Enoch "Smitty" Smith stares out the window of the Paramount I barbershop on Pennsylvania Avenue's 2700 block. Bleakness gazes back. Broken malt liquor bottles pack a tiny park, and trash blankets the alley next to it. Drug addicts huddle. Rowhouses cry out for rehabilitation. RIP graffiti dots walls -- enshrining homicide victims.
Adjacent to the barbershop, where Smith has cut hair for 10 years, a tree has grown out of a vacant city-owned storefront for at least a decade.
Smith pruned it recently, hoping to reduce the leafy haven it provides for drug dealers when it rains.
Smith's piece of Pennsylvania Avenue -- he owns a seafood market/restaurant just south of the barbershop -- mirrors other blocks of the historic thoroughfare, a smattering of hopeful small businesses butting up against aging blight.
The future of "The Avenue," once a cultural entertainment hub and now a symbol of urban decay, is again being debated. Its selection in July for the Main Streets grants program has sparked optimism among some activists and political leaders, but it has done little to encourage many merchants and residents.
Despite recent police efforts to clean up the area and the spurts of attention paid to the Avenue Market and the Shake and Bake skating and bowling center, merchants say businesses will struggle as long as crime and drugs make shopping and dining on Pennsylvania Avenue a frightening prospect.
Plans for the avenue
Optimistic city leaders and community activists are quick to counter that the Pennsylvania Avenue Task Force -- created about 18 months ago by former housing commissioner Daniel P. Henson III and now called the Pennsylvania Avenue Redevelopment Collaborative -- has concrete plans for the street, including rehabilitation of boarded-up rowhouses and a resurgence of businesses.
There's also the Penn-North Revitalization Corporation, a grassroots organization formed in 1963 that received $55,000 this year in Community Development Block Grant funds.
City officials also refer to the Main Streets program. One of seven communities designated to the national program, Pennsylvania Avenue will receive $260,000 over five years.
The program's goals include generating new businesses, sustaining existing ones, renovating facades and improving community images. Merchants such as Smith welcome Main Streets funds to help them spruce up their businesses. But Dominic Wiker, director of the program, acknowledges that $260,000 over five years, especially on a street rife with problems, is not much to work with.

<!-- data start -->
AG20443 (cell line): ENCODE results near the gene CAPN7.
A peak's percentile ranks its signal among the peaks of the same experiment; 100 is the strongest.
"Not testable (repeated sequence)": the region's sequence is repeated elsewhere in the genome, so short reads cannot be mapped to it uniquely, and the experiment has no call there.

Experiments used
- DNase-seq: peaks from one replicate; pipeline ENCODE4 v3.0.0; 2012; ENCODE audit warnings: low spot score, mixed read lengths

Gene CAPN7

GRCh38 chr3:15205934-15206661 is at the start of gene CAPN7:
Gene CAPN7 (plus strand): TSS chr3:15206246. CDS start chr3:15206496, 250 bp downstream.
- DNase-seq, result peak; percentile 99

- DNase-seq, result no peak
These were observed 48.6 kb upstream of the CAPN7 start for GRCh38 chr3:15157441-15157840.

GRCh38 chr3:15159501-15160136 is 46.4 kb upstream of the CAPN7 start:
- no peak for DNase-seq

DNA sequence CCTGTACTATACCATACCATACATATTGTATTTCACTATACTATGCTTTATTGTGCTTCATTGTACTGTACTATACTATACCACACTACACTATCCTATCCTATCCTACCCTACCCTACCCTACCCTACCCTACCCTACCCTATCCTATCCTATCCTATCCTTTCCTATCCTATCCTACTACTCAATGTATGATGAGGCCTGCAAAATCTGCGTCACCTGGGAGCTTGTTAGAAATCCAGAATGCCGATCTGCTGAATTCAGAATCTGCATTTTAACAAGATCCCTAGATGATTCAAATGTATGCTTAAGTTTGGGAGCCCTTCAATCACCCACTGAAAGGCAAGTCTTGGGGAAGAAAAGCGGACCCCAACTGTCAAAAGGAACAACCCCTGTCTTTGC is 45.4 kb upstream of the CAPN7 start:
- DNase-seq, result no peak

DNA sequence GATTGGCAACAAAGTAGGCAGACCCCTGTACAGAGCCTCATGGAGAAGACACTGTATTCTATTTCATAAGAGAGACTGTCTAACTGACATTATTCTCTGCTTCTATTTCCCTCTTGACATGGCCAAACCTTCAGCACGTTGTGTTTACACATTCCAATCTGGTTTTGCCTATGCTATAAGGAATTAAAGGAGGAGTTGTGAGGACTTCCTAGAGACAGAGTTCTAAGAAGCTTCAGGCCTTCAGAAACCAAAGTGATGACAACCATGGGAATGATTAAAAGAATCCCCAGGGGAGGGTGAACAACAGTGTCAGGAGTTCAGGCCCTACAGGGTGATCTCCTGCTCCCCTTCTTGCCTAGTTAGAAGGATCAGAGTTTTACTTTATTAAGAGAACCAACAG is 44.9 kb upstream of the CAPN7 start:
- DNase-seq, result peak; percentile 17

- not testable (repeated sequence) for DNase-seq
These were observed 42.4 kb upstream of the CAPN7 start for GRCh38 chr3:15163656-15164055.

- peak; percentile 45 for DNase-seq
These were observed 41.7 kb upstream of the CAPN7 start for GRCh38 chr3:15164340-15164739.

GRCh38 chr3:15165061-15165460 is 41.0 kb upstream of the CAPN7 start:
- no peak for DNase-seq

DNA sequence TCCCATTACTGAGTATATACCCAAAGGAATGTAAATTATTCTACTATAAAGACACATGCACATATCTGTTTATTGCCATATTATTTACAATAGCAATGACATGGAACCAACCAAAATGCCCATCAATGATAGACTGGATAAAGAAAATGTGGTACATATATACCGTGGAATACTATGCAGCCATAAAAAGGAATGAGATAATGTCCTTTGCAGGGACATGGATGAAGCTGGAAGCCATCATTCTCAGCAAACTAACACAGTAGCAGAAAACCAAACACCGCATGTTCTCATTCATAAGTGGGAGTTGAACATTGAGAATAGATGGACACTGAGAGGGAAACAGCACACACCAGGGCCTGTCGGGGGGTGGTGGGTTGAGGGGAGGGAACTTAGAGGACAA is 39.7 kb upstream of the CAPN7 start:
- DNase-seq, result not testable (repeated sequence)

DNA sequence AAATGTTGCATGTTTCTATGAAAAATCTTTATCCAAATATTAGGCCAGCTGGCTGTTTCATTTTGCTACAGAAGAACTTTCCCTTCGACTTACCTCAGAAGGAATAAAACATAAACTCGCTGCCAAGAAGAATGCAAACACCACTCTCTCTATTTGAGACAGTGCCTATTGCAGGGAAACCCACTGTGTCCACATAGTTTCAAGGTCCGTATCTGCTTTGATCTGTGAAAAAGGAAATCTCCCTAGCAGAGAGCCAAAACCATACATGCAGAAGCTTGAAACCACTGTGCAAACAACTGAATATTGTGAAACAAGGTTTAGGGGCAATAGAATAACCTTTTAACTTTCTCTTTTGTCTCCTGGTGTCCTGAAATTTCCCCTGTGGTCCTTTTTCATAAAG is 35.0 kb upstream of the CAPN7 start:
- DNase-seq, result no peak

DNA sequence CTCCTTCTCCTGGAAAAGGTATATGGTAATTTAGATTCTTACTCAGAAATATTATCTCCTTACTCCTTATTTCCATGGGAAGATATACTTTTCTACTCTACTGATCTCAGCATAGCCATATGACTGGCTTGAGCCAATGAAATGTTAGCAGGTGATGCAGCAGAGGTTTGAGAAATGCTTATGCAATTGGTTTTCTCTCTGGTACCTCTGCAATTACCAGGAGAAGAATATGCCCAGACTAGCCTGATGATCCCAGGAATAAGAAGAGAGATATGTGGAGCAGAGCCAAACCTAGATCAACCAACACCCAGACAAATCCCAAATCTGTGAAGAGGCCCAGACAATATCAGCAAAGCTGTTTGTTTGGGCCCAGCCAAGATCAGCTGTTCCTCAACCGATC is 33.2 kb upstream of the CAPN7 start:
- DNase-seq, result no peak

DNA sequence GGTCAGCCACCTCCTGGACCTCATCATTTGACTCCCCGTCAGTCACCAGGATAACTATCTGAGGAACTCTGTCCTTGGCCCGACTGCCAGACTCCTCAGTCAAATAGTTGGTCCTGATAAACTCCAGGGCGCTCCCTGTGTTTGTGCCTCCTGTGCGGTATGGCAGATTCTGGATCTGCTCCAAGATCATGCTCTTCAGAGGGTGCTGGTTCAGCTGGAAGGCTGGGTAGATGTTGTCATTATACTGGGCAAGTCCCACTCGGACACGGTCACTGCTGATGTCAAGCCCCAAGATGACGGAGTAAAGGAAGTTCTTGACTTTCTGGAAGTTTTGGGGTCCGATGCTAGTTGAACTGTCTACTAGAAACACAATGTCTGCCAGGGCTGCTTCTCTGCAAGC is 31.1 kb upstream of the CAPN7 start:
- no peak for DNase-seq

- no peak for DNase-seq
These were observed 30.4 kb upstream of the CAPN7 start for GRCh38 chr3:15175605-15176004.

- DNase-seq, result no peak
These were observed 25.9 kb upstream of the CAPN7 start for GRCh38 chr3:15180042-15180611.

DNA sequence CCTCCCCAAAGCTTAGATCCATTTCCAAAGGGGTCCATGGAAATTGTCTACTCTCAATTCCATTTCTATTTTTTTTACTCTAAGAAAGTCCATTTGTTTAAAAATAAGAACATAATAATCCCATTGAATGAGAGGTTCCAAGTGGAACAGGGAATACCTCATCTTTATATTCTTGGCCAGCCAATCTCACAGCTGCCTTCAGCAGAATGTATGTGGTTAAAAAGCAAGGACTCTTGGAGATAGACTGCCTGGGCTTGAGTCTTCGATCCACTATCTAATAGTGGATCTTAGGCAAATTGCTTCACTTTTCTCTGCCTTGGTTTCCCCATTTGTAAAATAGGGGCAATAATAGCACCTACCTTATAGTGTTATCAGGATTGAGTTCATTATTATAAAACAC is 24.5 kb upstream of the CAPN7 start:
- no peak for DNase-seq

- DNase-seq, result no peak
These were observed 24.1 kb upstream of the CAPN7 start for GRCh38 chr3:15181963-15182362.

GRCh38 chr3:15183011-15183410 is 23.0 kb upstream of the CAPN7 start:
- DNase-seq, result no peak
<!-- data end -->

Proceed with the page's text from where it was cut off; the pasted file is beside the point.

"We look at those dollars as a tool to implement the vision that the neighborhood defines for itself," Wiker said. "With the five-year approach ... this whole thing is about incremental improvements, so we're not waiting for one big project."
Moreover, Wiker says, the entire street won't benefit from Main Streets money -- just the area between the 1500 block at McMechen Street and the 1900 block at Presstman Street.
"The reason for that is, because it isn't a lot of cash, we want to make sure that physical improvements are concentrated so that they're readily identifiable," Wiker said. "We want it to be noticeable."
The avenue is getting money from other sources, too: $30,000 from the federally funded Empowerment Zone economic development program, to help the 2100 to 2700 blocks; and city assistance to help fix up the declining Avenue Market.
But the market continues to struggle -- its lights were turned off for two hours recently for non-payment of bills and were turned back on only after the city paid $26,000 to Baltimore, Gas & Electric. Despite attention paid to the market and other efforts, many merchants and residents worry the city's latest efforts are too little, too late.
"The businesses around here are slowly either going out of business or their business is going down to nothing," Mike Rogers, 52, owner of Poppa K's Mens Shop in the 1700 block, said while sitting on a stool outside his store. "The city let Pennsylvania Avenue go down to the bottom of the barrel, and now they're trying to bring it up. It's coming late, but at least they're doing it."
Rogers said his business is faring all right. But others are not. A Payless shoe store across the street is boarded up.
Perhaps music lures customers into Rogers' shop -- a big speaker over the front door plays tunes from WWIN-FM -- or lottery ticket sales. Another plus for him, he says, is that in six years he has never been robbed, which helps keep prices down and makes him less likely to leave.
Police acknowledge the street -- which is split between the Western and Central police districts -- has its share of crimes associated with the illegal drug trade but say they're working hard to clean it up.
The Avenue Market was in one of 10 open-air drug zones that Mayor Martin O'Malley vowed to clear within his first six months in office.